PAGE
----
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Wednesday, 29 August 2018 16:03

Expert optimistic Malawi will beat land restoration targets

Written by  Nellie Kapatuka in Nairobi, Kenya

Nairobi, August 29, 2018: A Malawian Forestry expert has expressed optimism that the country will beat its land restoration target by 2030.

Principal Forestry Officer in the Department of Forestry, Tangu Isabel Tumeo, told Malawi News Agency (Mana) in an interview on Tuesday after making a presentation at the 3rd Africa Land Restoration Initiative currently meeting in Nairobi, Kenya.

Malawi made a commitment to restore 4.5 million hectares of land of the 350 million hectares to be restored world wide by 2030 as agreed by nations at the 2011 Bonn Challenge in Germany.

Tumeo said Malawi has already started producing positive results, saying 1 million hectares of land have already been declared restored in Salima and Dowa among some five central region districts which were recently assessed during a mapping of farmer-managed natural regeneration commissioned by the World Agroforestry Centre.

“Honestly, I have so much confidence that as a country, we will beat the target we set to restore 4.5 million hectares of land by 2030.

“In fact, Malawi has lots of programmes on land restoration taking place, as every year, different stakeholders are involved in tree-planting activities. With proper coordination, especially in monitoring, making sure we don’t just plant but also make sure we maintain and sustain those trees, we will surely achieve more,” said Tumeo.

Tumeo said government is currently encouraging the use of public – private – partnership (PPP) to manage plantations in protected areas so that everyone and every sector is on board in an attempt to move to large scale land restoration.

She observed that with improved stakeholder agreement and proper targets, a lot can be achieved, hence the appeal to all partners involved to cooperate so that they achieve the goal of restoring Malawi’s vegetative cover.

Before the AFR100 meeting, delegates visited Karura and Blackenhurst forests, some of the forests under restoration in Kenya where exotic trees are being replaced by a wide range of African indigenous trees.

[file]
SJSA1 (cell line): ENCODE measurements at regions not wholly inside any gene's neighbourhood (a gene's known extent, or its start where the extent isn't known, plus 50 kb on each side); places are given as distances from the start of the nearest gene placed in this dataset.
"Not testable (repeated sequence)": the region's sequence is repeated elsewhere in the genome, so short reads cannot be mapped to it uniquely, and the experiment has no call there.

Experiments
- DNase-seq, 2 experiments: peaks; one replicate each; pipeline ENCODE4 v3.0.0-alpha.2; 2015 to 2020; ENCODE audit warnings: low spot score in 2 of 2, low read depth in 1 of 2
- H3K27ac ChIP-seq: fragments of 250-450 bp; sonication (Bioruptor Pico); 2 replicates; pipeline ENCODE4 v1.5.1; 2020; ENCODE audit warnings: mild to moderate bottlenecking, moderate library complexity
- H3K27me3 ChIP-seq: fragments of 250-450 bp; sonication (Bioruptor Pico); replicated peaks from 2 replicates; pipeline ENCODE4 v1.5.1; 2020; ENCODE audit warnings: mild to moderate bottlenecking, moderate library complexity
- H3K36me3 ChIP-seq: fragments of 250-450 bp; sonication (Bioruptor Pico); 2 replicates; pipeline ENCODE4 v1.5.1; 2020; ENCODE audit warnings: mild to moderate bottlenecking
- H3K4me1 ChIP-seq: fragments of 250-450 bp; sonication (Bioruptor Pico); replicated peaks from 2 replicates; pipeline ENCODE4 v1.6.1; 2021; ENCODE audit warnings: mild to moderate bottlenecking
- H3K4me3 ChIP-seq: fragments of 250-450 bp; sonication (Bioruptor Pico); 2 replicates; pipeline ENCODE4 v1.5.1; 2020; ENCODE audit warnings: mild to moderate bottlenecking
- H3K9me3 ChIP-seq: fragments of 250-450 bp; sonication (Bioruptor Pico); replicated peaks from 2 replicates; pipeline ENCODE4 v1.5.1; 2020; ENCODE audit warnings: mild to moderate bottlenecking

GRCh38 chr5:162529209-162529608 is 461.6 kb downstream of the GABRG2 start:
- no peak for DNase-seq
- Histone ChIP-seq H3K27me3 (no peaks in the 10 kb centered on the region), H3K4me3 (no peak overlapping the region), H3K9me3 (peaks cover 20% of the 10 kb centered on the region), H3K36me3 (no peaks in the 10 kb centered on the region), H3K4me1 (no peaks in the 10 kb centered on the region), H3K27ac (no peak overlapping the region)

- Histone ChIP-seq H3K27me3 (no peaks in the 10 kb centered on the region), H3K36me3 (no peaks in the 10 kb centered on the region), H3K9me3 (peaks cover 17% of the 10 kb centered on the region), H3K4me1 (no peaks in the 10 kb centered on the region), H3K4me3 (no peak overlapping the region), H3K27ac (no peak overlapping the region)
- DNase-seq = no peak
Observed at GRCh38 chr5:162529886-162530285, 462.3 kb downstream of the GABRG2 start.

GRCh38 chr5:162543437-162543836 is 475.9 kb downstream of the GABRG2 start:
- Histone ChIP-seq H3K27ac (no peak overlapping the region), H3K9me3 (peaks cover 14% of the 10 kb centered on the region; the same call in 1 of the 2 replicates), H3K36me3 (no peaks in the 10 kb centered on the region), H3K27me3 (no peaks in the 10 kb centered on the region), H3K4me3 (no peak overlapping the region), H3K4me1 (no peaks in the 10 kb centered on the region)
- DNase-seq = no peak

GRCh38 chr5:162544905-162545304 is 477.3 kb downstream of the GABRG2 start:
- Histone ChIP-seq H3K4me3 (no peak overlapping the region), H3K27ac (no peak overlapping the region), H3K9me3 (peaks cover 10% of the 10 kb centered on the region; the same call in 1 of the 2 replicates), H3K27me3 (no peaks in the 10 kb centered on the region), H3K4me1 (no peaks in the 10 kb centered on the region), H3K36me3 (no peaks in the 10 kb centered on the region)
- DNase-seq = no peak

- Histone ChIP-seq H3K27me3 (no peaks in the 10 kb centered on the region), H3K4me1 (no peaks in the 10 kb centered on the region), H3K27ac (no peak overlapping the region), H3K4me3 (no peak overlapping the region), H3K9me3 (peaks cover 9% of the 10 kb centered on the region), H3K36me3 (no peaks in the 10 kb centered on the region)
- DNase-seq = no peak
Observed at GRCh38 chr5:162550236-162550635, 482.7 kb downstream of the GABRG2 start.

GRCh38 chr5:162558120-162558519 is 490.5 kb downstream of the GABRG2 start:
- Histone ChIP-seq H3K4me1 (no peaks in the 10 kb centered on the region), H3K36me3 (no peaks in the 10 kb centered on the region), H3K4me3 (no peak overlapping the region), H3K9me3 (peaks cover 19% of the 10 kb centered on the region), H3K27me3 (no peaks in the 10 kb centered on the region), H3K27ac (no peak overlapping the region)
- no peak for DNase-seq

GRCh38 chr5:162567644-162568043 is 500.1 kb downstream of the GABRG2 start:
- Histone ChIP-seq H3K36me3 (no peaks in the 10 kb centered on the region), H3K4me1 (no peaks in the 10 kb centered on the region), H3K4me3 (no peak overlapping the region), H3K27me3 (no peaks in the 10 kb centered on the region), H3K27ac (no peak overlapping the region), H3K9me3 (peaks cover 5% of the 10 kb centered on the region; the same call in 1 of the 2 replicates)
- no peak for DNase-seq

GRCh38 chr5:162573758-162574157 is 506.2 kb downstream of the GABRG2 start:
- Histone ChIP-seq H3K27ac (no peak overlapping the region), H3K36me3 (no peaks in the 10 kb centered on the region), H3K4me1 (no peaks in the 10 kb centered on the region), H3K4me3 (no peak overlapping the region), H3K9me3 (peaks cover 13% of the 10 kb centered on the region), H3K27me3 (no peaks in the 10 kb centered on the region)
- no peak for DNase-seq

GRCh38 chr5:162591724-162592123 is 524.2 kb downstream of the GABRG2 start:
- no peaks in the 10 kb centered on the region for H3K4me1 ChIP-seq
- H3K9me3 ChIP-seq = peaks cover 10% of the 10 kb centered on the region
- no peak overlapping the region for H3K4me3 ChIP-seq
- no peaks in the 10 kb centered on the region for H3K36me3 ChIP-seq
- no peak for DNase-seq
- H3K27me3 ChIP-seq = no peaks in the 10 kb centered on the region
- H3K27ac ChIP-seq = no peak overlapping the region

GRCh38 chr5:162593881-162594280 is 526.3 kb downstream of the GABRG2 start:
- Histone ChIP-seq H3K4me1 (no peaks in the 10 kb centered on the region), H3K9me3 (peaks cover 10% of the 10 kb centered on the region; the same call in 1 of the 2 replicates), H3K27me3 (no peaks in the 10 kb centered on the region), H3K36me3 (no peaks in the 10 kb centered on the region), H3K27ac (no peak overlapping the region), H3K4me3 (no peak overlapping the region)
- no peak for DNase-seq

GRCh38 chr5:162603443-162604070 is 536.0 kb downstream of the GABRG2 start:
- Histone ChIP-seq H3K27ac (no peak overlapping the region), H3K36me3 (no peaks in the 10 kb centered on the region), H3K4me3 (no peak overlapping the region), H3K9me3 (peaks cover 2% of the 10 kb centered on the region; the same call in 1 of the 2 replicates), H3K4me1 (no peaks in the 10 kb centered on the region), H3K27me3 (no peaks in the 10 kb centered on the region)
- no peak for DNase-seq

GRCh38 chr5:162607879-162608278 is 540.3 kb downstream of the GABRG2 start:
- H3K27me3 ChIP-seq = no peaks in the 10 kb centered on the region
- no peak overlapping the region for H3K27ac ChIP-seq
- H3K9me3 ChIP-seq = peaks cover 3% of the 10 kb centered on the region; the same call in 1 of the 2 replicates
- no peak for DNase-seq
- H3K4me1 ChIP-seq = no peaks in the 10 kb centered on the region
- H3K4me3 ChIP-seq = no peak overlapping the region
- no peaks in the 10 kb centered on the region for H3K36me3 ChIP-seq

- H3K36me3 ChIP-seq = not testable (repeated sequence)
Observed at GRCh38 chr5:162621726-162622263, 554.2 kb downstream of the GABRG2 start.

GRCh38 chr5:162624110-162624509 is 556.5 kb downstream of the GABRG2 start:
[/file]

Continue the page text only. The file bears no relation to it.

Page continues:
Tumeo cited initiatives by the Mulanje Mountain Conservation Trust as a similar project to those being implemented in Kenya where local non-governmental organisations take a leading role to ensure that protected areas like Mulanje Mountain Forest Reserve are restored.

According to Tumeo, government has set aside K5 billion in the 2018/19 budget towards the Youth Forest Landscape Restoration Initiative where the youth across the country would be involved in planting, not only trees but also fruit trees, particularly in degraded and deforested areas.

Principal Programme Officer for New Economic Partnership for Africa’s Development, one of the organizations with a lead role in the initiative, Mamadou Moussa Diakite emphasized the need for countries to start implementing sustainable interventions on land restoration.

Diakite said NEPAD as a lead agency, was putting together monitoring mechanisms for it to be able to follow progress being made by individual countries.

“Several countries have made their pledges towards land restoration and now it is time to start implementing the action plans put in place.

“Land restoration, especially in Africa, has a wide range of advantages, including improving food security. So, it is important for countries to put much effort towards achieving their pledges,” Diakite emphasised.

Malawi’s degraded land was at 7.8 million hectares in 2017. The pledged 4.5 million hectares of land to be restored by 2030 is nearly half of Malawi’s total land area.




Dr. Lazarus McCarthy Chakwera is the current President of Malawi. He was sworn into office on June 28, 2020 at Malawi Square, Bingu International Convention Centre, Lilongwe. Before joining frontline politics, Chakwera was President of the Malawi Assemblies of God from 1989 until he resigned on May...